Journal Article
Research Support, Non-U.S. Gov't
Research Support, U.S. Gov't, P.H.S.
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Left ventricular geometry and function preceding neurally mediated syncope.

Circulation 2000 Februrary 23
BACKGROUND: Neurally mediated syncope has been associated with increased left ventricular (LV) fractional shortening (FS) during tilt testing, which is consistent with the hypothesis that the stimulation of LV mechanoreceptors leads to reflex hypotension and/or bradycardia. However, FS does not represent true LV contractility because of its dependence on afterload and preload.

METHODS AND RESULTS: To elucidate the role of increased contractility in the mediation of neurally mediated syncope, we compared echocardiographic measures of LV performance corrected for end-systolic stress (ESS) in 21 patients (13 women and 8 men) with unexplained syncope who had either positive (n=10) or negative (n=11) responses to a tilt-table test. Two-dimensional echocardiographic LV imaging was performed at baseline and during the initial 5 minutes of upright tilt. In the supine position, both groups had similar LV end-diastolic volume indexes, stroke volumes, FS, circumferential ESS, and afterload-independent measures of LV performance (stress-corrected midwall and FS). However, after 5 minutes of upright tilt, patients who subsequently had a positive test had a lower stroke volume, lower stress-corrected midwall shortening, and endocardial FS. The tilt-positive group also had a greater fall in ESS and FS early during upright tilt.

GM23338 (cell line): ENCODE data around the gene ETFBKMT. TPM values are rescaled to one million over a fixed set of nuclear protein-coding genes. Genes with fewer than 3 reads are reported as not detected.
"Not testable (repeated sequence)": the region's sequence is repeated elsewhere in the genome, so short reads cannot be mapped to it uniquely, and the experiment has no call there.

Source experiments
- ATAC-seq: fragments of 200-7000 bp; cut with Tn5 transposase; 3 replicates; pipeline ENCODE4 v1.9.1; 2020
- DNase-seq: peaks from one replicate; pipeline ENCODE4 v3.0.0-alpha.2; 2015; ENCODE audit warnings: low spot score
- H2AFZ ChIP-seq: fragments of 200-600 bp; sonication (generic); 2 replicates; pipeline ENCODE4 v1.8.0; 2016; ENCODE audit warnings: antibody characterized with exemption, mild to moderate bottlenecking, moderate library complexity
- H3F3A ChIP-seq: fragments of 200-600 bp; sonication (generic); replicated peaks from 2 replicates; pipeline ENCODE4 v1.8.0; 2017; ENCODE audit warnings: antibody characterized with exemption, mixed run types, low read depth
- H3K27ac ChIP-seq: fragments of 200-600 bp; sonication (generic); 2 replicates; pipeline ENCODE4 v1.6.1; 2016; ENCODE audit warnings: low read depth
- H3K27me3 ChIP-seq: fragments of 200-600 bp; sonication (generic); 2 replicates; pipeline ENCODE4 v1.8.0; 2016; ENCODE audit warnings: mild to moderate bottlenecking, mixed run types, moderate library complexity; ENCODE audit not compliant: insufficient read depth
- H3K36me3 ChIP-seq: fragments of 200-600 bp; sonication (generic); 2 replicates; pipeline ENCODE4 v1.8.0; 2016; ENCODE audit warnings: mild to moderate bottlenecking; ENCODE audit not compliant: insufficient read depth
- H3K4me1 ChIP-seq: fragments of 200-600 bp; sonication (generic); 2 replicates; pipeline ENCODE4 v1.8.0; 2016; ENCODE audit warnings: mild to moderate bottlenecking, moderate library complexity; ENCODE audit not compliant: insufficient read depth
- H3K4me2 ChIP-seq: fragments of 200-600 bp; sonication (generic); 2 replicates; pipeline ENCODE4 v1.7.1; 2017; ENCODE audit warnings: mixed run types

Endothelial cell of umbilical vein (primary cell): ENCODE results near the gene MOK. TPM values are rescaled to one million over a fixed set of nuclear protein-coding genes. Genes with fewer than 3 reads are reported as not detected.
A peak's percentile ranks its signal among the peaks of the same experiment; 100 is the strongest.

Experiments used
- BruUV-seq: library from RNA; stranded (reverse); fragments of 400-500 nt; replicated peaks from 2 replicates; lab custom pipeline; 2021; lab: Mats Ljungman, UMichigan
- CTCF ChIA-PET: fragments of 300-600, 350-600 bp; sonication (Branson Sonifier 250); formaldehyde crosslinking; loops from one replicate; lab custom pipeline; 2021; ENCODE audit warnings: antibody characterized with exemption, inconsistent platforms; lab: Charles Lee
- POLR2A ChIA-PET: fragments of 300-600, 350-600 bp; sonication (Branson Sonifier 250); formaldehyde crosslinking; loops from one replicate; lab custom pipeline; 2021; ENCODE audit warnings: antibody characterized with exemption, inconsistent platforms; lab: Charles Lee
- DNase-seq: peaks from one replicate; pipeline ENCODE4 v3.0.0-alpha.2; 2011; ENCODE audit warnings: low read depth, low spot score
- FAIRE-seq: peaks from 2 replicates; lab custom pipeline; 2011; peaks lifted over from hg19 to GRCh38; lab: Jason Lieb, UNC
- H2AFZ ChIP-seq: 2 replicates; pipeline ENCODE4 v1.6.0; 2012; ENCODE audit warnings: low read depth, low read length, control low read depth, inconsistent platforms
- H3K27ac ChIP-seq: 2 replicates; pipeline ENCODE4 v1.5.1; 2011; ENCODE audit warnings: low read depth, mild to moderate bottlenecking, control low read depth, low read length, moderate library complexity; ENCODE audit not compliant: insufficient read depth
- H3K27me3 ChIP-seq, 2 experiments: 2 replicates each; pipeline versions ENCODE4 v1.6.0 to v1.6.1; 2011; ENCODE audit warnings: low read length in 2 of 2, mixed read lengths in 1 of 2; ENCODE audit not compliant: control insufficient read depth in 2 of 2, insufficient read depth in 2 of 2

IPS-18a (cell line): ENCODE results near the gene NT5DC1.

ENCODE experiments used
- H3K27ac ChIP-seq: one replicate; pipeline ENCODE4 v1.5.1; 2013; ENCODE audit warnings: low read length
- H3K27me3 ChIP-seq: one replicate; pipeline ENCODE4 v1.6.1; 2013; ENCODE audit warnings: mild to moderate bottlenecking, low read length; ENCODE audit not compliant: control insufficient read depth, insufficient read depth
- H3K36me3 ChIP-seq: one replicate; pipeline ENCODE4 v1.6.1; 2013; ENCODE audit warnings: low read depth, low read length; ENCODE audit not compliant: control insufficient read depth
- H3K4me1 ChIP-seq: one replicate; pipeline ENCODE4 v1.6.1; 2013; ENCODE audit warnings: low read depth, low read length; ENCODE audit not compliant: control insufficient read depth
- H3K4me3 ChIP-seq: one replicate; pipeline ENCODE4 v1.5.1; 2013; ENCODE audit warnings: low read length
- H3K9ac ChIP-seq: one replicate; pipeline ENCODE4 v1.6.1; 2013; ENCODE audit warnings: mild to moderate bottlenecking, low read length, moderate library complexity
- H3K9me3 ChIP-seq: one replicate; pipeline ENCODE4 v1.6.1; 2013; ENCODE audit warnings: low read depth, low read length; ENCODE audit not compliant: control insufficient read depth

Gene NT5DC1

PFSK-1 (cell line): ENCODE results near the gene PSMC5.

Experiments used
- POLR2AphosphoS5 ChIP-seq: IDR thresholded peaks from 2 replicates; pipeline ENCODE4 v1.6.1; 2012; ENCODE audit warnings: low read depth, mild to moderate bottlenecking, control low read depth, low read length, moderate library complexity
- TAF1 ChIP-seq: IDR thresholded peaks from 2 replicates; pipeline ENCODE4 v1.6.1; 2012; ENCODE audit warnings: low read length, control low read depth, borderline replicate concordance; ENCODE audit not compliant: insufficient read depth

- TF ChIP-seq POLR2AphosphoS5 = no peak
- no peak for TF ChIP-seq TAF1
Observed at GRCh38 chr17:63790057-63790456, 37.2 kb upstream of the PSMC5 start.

CONCLUSIONS: Reduced ESS, LV volume, and chamber function during initial upright tilt are associated with a subsequent positive tilt response in patients with unexplained syncope. These data suggest that if paradoxic activation of LV mechanoreceptors has a role in mediating neurally mediated syncope, it is not triggered by LV hypercontractility or increased systolic wall stress during the initial period of upright tilt.

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